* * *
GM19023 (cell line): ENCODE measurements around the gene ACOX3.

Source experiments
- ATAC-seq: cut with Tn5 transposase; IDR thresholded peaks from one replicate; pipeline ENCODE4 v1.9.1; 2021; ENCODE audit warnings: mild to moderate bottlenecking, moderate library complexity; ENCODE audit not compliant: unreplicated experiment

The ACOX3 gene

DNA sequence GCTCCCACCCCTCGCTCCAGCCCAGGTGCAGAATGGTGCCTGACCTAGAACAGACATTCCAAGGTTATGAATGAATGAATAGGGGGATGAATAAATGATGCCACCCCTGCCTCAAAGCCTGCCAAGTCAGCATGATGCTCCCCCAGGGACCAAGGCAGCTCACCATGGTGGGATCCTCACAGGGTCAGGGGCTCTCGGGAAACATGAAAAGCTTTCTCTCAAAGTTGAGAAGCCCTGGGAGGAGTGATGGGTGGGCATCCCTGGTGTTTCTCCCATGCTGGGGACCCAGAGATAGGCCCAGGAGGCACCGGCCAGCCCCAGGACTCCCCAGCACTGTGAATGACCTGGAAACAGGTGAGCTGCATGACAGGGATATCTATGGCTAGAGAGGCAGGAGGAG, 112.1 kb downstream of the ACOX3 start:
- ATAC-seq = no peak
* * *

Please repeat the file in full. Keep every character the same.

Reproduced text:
GM19023 (cell line): ENCODE measurements around the gene ACOX3.

Source experiments
- ATAC-seq: cut with Tn5 transposase; IDR thresholded peaks from one replicate; pipeline ENCODE4 v1.9.1; 2021; ENCODE audit warnings: mild to moderate bottlenecking, moderate library complexity; ENCODE audit not compliant: unreplicated experiment

The ACOX3 gene

DNA sequence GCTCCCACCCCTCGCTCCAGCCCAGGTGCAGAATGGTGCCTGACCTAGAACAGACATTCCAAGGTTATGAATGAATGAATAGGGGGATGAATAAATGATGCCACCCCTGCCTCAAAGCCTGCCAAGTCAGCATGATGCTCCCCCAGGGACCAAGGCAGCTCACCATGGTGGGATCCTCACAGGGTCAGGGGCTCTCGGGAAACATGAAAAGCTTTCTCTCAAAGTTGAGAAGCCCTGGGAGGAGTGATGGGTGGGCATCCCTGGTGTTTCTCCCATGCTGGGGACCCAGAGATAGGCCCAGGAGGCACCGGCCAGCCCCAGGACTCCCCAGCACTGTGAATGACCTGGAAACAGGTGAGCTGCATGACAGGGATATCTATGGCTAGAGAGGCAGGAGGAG, 112.1 kb downstream of the ACOX3 start:
- ATAC-seq = no peak